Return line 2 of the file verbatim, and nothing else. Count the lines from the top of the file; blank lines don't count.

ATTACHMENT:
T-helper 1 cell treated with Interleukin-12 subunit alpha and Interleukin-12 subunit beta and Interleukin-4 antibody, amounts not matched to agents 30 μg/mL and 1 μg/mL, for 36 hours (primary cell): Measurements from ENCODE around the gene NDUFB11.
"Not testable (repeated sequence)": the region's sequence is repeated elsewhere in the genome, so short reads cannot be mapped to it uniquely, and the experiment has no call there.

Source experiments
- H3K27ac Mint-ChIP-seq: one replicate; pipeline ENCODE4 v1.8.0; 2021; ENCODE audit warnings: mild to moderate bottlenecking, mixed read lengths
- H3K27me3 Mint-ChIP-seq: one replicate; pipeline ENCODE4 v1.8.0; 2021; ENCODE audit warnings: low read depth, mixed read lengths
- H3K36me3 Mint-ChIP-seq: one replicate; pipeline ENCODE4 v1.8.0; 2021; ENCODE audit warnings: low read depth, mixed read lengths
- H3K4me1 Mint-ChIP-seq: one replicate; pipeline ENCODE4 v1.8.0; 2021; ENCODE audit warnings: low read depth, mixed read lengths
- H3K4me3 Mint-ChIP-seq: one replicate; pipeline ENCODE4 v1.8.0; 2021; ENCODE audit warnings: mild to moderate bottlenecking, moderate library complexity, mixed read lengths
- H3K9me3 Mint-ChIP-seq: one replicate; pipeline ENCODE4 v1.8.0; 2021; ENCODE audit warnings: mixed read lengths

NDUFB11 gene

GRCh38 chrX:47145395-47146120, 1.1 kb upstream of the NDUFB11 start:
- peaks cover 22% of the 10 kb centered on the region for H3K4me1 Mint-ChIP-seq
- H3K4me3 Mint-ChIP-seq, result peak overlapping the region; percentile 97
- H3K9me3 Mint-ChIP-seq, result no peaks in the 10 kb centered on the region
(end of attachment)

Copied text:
"Not testable (repeated sequence)": the region's sequence is repeated elsewhere in the genome, so short reads cannot be mapped to it uniquely, and the experiment has no call there.